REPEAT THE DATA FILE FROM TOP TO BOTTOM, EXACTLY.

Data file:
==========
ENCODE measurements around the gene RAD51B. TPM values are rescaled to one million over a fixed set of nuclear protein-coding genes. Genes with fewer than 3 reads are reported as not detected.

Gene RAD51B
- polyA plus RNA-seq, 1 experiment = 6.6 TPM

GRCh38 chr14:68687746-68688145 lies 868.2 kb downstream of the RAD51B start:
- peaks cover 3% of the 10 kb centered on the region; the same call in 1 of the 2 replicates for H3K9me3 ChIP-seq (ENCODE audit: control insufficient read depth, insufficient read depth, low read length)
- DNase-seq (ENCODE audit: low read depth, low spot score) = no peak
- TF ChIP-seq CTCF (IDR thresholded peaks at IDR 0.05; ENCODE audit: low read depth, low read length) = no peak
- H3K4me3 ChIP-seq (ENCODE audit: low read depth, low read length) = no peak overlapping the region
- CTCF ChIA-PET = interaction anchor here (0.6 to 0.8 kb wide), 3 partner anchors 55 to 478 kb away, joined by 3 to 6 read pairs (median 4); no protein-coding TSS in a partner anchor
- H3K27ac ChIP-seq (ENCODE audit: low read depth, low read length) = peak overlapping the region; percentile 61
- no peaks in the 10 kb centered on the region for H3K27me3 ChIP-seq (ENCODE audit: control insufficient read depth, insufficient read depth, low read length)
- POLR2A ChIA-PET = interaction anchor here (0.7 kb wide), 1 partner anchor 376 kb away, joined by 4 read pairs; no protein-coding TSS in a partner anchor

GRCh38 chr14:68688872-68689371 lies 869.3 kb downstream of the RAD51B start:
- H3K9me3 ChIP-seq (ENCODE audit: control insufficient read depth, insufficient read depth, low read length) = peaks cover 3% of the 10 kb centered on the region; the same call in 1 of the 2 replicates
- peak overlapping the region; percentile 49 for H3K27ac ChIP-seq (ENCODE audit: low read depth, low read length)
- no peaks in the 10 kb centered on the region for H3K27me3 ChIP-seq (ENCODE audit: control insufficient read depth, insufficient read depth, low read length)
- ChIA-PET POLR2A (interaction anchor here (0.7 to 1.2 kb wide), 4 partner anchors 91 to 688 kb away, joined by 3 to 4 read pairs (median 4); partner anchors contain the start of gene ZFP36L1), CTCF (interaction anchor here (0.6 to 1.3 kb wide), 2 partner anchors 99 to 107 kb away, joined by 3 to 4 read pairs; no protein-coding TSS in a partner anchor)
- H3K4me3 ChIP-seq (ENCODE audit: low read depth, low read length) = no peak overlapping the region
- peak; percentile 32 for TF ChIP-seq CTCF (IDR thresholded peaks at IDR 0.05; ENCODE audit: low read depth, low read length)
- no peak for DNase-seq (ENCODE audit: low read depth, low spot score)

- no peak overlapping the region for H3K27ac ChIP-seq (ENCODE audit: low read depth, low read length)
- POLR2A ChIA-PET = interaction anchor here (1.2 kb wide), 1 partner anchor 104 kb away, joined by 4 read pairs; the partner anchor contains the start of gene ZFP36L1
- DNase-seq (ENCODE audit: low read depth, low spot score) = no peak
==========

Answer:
ENCODE measurements around the gene RAD51B. TPM values are rescaled to one million over a fixed set of nuclear protein-coding genes. Genes with fewer than 3 reads are reported as not detected.

Gene RAD51B
- polyA plus RNA-seq, 1 experiment = 6.6 TPM

GRCh38 chr14:68687746-68688145 lies 868.2 kb downstream of the RAD51B start:
- peaks cover 3% of the 10 kb centered on the region; the same call in 1 of the 2 replicates for H3K9me3 ChIP-seq (ENCODE audit: control insufficient read depth, insufficient read depth, low read length)
- DNase-seq (ENCODE audit: low read depth, low spot score) = no peak
- TF ChIP-seq CTCF (IDR thresholded peaks at IDR 0.05; ENCODE audit: low read depth, low read length) = no peak
- H3K4me3 ChIP-seq (ENCODE audit: low read depth, low read length) = no peak overlapping the region
- CTCF ChIA-PET = interaction anchor here (0.6 to 0.8 kb wide), 3 partner anchors 55 to 478 kb away, joined by 3 to 6 read pairs (median 4); no protein-coding TSS in a partner anchor
- H3K27ac ChIP-seq (ENCODE audit: low read depth, low read length) = peak overlapping the region; percentile 61
- no peaks in the 10 kb centered on the region for H3K27me3 ChIP-seq (ENCODE audit: control insufficient read depth, insufficient read depth, low read length)
- POLR2A ChIA-PET = interaction anchor here (0.7 kb wide), 1 partner anchor 376 kb away, joined by 4 read pairs; no protein-coding TSS in a partner anchor

GRCh38 chr14:68688872-68689371 lies 869.3 kb downstream of the RAD51B start:
- H3K9me3 ChIP-seq (ENCODE audit: control insufficient read depth, insufficient read depth, low read length) = peaks cover 3% of the 10 kb centered on the region; the same call in 1 of the 2 replicates
- peak overlapping the region; percentile 49 for H3K27ac ChIP-seq (ENCODE audit: low read depth, low read length)
- no peaks in the 10 kb centered on the region for H3K27me3 ChIP-seq (ENCODE audit: control insufficient read depth, insufficient read depth, low read length)
- ChIA-PET POLR2A (interaction anchor here (0.7 to 1.2 kb wide), 4 partner anchors 91 to 688 kb away, joined by 3 to 4 read pairs (median 4); partner anchors contain the start of gene ZFP36L1), CTCF (interaction anchor here (0.6 to 1.3 kb wide), 2 partner anchors 99 to 107 kb away, joined by 3 to 4 read pairs; no protein-coding TSS in a partner anchor)
- H3K4me3 ChIP-seq (ENCODE audit: low read depth, low read length) = no peak overlapping the region
- peak; percentile 32 for TF ChIP-seq CTCF (IDR thresholded peaks at IDR 0.05; ENCODE audit: low read depth, low read length)
- no peak for DNase-seq (ENCODE audit: low read depth, low spot score)

- no peak overlapping the region for H3K27ac ChIP-seq (ENCODE audit: low read depth, low read length)
- POLR2A ChIA-PET = interaction anchor here (1.2 kb wide), 1 partner anchor 104 kb away, joined by 4 read pairs; the partner anchor contains the start of gene ZFP36L1
- DNase-seq (ENCODE audit: low read depth, low spot score) = no peak